It is in this state of a true heart that we can draw near unto God, Holy, undefiled, cleansed from the Sin of Adam, and eye to eye with God. The writer uses the present continuous tense for drawing near (see Heb. 4:16; Heb. 7:25; Heb. 11:6). Drawing near to the Throne of Grace is the means of direction, enabling for service, Holy living, and perseverance until His appearing. In public and in private we are called to “draw near with a true heart in full assurance of faith, having our hearts sprinkled from an evil conscience, and our bodies washed with pure water” (Heb. 10:21-22). 

The Prodigal King

Robert Wurtz II

The sin of Judah is written with a pen of iron, and with the point of a diamond: it is graven upon the tablet of their heart, and upon the horns of your altars. (Jeremiah 17:1)
Jeremiah was lamenting the fact that though the children of Israel ought to have had the laws of God written upon the tablets of their hearts, sin and idolatry was written in its place. The several “thou shalt not” commands had been replaced with “thou shalls.” The repeated warnings not to harden our hearts, given to us by the writer to the Hebrews, come into view. We hardened ourselves when we refuse to hearken to the many impressions that God makes upon our hearts when we are tempted to sin. We are further hardened by the deceitfulness of sin once we indulge in it. Taken together the heart can become as hard as a stone tablet. Such was the case with the remnant Judah. Their sin was written, not with a quill or a pencil, but with a pen of iron, and with the point of a diamond.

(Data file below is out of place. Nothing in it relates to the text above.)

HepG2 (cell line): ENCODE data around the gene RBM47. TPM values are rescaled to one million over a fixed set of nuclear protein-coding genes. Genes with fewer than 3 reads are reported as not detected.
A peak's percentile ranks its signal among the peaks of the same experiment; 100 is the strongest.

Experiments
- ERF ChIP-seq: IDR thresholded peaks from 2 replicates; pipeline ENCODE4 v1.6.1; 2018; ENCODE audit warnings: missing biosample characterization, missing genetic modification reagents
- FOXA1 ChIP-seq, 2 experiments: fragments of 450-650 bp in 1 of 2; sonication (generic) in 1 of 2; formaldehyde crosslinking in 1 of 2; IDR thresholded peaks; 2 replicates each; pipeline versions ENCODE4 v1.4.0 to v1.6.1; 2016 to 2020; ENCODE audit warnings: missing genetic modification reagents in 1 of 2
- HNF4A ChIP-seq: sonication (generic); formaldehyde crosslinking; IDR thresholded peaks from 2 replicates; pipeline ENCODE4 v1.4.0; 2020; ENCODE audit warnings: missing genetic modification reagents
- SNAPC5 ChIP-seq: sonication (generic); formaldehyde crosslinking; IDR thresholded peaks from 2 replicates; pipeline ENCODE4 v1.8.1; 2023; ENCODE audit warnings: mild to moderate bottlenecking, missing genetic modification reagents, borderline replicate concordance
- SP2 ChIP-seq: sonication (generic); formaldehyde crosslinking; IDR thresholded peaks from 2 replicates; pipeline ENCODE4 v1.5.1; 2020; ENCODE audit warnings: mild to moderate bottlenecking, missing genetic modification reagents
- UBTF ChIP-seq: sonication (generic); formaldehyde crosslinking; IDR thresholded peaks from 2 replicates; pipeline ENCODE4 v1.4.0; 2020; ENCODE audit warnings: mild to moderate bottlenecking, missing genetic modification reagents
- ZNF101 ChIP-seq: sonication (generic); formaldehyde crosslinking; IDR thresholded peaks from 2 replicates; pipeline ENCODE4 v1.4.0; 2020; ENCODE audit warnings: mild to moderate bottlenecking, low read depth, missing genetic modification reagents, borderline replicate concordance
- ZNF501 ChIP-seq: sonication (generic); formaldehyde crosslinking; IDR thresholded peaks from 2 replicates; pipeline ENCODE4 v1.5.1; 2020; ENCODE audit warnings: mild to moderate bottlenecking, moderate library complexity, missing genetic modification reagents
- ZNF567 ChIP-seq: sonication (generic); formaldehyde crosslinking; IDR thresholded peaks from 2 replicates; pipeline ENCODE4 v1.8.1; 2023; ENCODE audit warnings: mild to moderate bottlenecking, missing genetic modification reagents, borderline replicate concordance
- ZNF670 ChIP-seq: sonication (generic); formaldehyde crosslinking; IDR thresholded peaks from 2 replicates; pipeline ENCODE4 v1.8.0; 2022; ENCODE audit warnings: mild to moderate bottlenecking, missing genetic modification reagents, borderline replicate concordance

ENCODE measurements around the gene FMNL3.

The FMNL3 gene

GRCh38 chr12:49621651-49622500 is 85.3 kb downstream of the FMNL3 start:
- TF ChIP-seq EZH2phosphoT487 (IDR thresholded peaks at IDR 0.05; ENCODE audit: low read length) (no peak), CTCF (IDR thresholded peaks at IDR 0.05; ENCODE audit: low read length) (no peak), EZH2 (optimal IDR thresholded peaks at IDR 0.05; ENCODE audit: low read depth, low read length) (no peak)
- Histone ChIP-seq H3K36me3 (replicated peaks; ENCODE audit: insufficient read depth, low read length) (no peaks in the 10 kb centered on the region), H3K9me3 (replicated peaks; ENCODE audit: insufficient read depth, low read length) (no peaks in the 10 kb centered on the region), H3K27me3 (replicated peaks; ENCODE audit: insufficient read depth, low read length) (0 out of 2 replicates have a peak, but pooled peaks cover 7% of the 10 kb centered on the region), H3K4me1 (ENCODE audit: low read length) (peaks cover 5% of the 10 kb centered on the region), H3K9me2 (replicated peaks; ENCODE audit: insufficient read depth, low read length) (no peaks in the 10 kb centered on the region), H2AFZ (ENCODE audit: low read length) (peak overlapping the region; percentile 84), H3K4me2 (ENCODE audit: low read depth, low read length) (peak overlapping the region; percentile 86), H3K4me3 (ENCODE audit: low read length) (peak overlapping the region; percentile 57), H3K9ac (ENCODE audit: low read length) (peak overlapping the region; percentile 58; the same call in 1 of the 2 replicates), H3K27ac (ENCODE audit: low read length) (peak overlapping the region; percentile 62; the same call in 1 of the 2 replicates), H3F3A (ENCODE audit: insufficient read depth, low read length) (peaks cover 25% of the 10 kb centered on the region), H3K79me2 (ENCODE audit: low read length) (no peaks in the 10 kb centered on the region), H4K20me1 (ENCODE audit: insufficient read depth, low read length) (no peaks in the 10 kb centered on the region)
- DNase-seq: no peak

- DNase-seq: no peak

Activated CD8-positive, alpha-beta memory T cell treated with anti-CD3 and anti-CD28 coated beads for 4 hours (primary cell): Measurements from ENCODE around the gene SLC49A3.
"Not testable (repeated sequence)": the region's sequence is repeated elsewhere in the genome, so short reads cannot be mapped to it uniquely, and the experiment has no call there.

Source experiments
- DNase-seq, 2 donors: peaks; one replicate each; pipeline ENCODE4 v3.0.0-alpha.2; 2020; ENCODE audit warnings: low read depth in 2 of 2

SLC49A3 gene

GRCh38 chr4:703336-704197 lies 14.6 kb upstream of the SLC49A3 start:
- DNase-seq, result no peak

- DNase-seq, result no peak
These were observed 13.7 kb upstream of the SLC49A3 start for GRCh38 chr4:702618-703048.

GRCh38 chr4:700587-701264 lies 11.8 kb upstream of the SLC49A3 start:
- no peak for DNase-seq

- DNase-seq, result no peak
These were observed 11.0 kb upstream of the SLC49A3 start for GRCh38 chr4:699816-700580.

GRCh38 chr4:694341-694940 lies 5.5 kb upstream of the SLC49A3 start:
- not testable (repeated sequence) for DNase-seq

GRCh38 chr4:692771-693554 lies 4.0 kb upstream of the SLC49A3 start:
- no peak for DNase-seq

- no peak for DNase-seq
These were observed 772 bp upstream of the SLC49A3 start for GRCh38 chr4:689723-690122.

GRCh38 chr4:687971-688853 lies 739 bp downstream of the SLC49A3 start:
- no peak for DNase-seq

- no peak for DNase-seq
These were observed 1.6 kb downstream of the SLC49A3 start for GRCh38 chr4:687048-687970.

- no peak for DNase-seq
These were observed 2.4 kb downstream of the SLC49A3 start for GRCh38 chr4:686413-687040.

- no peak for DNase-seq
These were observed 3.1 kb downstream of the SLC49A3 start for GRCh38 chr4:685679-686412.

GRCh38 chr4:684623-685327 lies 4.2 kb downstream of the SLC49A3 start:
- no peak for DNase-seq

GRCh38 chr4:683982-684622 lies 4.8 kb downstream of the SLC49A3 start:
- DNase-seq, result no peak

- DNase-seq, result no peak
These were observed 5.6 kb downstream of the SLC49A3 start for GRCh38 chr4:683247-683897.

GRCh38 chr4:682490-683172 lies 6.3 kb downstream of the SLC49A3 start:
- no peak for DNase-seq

A Change Of Heart
As important as it was for the people of Judah to have what we sometimes call, “a change of heart,” what they truly needed was a new heart. Many people examine their lives and decide upon so-called new years resolutions. In fact, physical fitness centers see an explosion of new members at the start of each new year. What happens? Many attend for a few months, but by summer, things are back to the bad habits and lack of discipline again. Why? Because there is a great difference between a “change of heart” and a “changed” heart. A change of heart has the risk of being temporary, while a changed heart has a chance to be permanent. God is more than willing and able to remove the old and install the new.
The Wretchedness of the Heart
It is impossible for us to comprehend the power of God. We use words like “omnipotence” and “all powerful”, but often these are mere concepts or theological propositions. Do we really believe God can do anything? Or do we hesitate when it comes to believing that God can really give a person a new heart? Jeremiah asks the question later in the chapter:
The heart is deceitful above all things, and it is exceedingly corrupt: who can know it? I, Jehovah, search the mind, I try the heart, even to give every man according to his ways, according to the fruit of his doings. (Jeremiah 17:9-10)